Above: Tawa’s Kemara Hauiti-Parapara and Tawa’s scrum press towards the try line against Petone. Hauiti-Parapara started the match at first five-eighth but moved into halfback in the second half. PHOTO: Barry Stead.
Another hot sunny day to open the new season of rugby around the Wellington region. Conditions were just about perfect for most summertime activities on Saturday and if some players weren’t too fit beforehand they will be now.
Can’t wait for Saturday again? Neither can we, so see you at Porirua Park on Friday afternoon for the Hurricanes Development vs Japan A clash from 2.00pm. Going by past matches involving Japanese teams (think this corresponding fixture in Levin a few years ago) this will be fast-paced, high-action stuff. The only downside is that it will likely suck a number of leading players out of club rugby on Saturday.
Swindale Shield games on Saturday 30 March are HERE
Outstanding gesture by the Poneke and Marist St Pat’s clubs on Saturday morning:
Two players scoring four tries on Saturday in the opening round!
Steven Va’a – on Premier debut – scored four tries for Oriental-Rongotai against Paremata-Plimmerton and his brother Reuben scored another two. Has another player ever scored four tries on Premier debut before in Wellington club rugby?
Luca Rees made the switch from Ories to Northern United in the off-season, and he scored four tries in his maiden game for this new club against Johnsonville. Rees’s try-scoring strike-rate is off the charts for a forward. Check out his record since the start of last season below, which includes 25 tries in 20 games and 4 tries as well in his previous match against Johnsonville:
More information coming soon…
Plenty of good Premier Reserve action on Saturday – this time of year is a good one (not least because the weather is still agreeable) to get our there early and catch some 1.00pm games. Tawa v Petone was a great game in the opening round:
Check out the ‘Scotsman’s Grandstand’ on Saturday at Lyndhurst Park below.
The shadowy figure above the trees is Zinny McCormack watching the Petone Premier Reserve players in action. Zinny later came down from his perch and was seen on the sideline extolling the Petone Premiers to victory over Tawa.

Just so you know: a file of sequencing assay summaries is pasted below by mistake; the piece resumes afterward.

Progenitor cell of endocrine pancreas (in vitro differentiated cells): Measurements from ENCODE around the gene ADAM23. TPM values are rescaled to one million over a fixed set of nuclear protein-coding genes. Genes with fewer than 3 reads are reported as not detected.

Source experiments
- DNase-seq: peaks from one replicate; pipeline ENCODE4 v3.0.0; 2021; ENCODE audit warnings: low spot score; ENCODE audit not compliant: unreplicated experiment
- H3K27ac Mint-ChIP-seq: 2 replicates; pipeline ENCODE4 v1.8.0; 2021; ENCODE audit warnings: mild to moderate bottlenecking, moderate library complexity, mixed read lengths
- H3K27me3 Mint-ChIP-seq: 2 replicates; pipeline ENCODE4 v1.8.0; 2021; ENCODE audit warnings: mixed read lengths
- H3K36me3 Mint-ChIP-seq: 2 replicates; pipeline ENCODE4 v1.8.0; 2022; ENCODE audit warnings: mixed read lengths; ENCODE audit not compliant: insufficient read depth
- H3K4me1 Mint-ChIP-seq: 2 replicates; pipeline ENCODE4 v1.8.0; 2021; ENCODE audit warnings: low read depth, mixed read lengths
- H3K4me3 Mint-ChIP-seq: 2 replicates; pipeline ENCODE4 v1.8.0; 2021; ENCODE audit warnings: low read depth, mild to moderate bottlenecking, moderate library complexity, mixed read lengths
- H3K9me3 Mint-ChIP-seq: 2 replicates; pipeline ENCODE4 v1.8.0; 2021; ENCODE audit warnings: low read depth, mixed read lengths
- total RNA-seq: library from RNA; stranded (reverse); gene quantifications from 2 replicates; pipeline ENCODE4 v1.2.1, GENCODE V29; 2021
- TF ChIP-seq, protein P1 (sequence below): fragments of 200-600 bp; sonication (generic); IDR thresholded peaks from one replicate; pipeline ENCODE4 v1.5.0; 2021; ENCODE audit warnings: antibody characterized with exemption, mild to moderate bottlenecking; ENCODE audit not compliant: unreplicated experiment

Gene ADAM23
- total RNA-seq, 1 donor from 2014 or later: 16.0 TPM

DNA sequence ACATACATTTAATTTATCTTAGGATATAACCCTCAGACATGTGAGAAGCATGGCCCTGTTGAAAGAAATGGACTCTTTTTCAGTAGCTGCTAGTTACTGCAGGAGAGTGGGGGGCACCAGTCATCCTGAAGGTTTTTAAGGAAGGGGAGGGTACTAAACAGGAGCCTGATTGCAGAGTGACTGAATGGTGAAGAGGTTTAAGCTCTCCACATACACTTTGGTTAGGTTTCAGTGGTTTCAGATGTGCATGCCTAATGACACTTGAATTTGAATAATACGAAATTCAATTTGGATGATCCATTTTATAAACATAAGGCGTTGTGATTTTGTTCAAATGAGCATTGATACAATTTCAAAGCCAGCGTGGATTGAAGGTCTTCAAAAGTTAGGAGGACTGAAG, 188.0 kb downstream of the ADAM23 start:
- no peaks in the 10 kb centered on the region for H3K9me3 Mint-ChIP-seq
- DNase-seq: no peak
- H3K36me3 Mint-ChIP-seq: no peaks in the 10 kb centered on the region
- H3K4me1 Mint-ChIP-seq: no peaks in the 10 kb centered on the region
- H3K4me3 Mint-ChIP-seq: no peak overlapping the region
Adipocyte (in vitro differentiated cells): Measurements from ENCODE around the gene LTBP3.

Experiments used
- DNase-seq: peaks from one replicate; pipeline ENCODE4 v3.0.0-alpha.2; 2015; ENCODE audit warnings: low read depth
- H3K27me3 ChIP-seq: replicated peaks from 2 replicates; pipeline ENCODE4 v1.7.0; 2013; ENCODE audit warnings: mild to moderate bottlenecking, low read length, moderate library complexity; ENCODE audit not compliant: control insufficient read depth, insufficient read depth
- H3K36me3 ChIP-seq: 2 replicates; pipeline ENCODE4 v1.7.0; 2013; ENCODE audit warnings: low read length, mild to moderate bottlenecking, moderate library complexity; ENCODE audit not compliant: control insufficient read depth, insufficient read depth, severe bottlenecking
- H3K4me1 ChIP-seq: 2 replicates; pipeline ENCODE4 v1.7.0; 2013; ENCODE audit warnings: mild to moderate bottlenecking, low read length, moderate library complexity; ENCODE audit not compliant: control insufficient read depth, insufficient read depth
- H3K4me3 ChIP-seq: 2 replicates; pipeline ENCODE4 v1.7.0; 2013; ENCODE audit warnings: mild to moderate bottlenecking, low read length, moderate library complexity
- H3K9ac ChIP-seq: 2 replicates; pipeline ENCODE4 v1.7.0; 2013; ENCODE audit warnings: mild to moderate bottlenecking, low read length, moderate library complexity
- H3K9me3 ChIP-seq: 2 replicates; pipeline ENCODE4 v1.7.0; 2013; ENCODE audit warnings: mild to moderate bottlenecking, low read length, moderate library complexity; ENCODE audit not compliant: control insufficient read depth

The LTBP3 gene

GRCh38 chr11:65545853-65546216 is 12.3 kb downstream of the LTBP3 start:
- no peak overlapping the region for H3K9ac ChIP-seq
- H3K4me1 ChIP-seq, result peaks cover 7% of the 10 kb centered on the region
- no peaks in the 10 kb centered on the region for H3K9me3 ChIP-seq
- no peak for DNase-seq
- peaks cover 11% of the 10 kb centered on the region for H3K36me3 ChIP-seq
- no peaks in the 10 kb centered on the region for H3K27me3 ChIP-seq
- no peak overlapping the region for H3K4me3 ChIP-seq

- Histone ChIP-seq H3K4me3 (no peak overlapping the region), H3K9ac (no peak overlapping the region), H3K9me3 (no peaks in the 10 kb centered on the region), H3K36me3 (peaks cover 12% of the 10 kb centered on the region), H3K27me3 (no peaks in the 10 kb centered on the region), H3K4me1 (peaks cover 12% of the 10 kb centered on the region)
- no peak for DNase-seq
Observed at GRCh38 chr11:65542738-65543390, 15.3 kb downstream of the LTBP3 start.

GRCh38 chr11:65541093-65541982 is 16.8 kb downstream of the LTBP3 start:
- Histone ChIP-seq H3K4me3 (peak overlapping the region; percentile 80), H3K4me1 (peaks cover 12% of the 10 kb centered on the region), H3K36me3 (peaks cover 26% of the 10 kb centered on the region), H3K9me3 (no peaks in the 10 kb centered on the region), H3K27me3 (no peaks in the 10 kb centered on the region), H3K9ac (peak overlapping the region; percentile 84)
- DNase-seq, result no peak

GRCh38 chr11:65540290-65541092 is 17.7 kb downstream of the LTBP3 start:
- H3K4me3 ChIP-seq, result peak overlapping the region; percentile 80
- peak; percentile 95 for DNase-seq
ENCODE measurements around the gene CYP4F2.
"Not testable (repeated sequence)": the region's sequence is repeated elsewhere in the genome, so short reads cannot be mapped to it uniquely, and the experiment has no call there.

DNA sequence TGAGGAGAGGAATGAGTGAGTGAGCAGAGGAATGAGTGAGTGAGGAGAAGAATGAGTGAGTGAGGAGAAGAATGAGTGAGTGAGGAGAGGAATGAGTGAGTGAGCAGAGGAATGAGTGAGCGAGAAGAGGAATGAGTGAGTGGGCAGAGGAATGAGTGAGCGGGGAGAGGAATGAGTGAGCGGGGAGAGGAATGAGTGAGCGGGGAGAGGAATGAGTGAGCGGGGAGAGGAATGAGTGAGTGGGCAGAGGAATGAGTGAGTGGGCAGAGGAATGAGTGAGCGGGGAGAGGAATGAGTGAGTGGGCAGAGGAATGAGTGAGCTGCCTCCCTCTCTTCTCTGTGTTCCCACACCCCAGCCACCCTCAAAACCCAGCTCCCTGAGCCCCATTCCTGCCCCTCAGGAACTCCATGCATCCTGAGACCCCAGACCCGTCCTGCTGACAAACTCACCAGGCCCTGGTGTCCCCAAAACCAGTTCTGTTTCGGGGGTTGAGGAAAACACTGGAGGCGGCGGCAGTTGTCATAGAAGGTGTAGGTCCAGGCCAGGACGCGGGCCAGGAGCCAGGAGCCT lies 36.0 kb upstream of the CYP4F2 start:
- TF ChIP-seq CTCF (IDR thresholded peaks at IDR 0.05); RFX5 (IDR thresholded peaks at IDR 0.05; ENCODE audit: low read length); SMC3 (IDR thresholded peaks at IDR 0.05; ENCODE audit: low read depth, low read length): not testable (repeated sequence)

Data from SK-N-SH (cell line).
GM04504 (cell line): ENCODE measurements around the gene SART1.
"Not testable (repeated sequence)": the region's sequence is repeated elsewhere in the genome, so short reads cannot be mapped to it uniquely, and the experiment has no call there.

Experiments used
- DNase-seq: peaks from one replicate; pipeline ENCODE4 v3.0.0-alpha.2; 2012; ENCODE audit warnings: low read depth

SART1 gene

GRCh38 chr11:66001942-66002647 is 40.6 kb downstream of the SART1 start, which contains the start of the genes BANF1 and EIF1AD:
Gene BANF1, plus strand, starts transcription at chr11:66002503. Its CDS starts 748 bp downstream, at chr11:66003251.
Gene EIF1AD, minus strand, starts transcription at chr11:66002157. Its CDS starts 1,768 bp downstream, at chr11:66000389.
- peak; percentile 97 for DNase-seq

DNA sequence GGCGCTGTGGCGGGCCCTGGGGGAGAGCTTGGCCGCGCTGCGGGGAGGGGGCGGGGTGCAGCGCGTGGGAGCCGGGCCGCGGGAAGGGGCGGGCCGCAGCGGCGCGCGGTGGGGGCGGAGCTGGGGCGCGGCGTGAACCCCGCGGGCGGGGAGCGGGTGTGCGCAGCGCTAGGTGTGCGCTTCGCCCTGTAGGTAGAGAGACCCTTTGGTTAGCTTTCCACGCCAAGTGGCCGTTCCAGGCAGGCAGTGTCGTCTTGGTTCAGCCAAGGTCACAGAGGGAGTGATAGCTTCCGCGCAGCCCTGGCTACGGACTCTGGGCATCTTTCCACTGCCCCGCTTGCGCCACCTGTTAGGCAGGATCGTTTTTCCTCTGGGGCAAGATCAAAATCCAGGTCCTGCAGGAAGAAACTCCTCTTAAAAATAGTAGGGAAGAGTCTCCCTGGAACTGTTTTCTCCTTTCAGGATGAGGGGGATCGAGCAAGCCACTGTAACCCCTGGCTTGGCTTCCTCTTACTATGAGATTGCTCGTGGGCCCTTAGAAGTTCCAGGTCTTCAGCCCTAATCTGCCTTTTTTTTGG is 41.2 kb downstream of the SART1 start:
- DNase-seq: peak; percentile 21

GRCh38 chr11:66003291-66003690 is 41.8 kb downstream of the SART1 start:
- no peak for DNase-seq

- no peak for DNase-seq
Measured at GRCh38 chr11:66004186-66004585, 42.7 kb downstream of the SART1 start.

Viewpoint : “The Monro Cup” (from the New Zealand Amateur Sports Association’s most recent newsletter):
In the world of elite sport, little consideration is given to parallel pathways whereby talented players, not seeking professional status or opportunities, can still achieve community recognition for their talent and skill. Football has long recognised this need and created “the Chatham Cup” in which amateur players (including school teams) can compete in a national knock-out competition in which one team is eventually crowned as the National Club Champion.
Another major sporting code, Rugby Union, is facing immense challenges in maintaining and growing participation in community clubs. It seems unusual that a similar type of competition has not been created as an incentive to keep players in the game for this sporting code. It may well be that their investment in Super Rugby franchises has curtailed possible enthusiasm for the idea among the major Provincial Unions.
However, for the purposes of discussion why not consider establishing “The Monro Cup” for Rugby Union? This could be: a National Tournament played over six months, (March to September); administered (and funded from the Quarter-Finals onwards) by New Zealand Rugby; open to any team playing in a Provincial Union premier club competition, with eligible players not to be contracted to New Zealand Rugby or their Provincial Union, in any manner.
Why “the Monro Cup”?
Charles John Monro was born in Nelson, and is considered to be one of those responsible for the introduction of Rugby Union to New Zealand. New Zealanders initially mainly played a form of football known as “the Australian code”. In 1870, Monro “persuaded those so engaged to change to Rugby [Union], thus playing a large part toward organising the new code”. “He also took part in the first interprovincial Rugby match Between Nelson and Wellington, played on the Petone Paddock, near the site where the railway station now stands.”
(Charles Monro, known as “the father” of New Zealand Rugby Union)
Perhaps New Zealand Rugby could consider the creation of “the Monro Cup”, as a fitting way to bring the Rugby Union code back to its roots as a community game.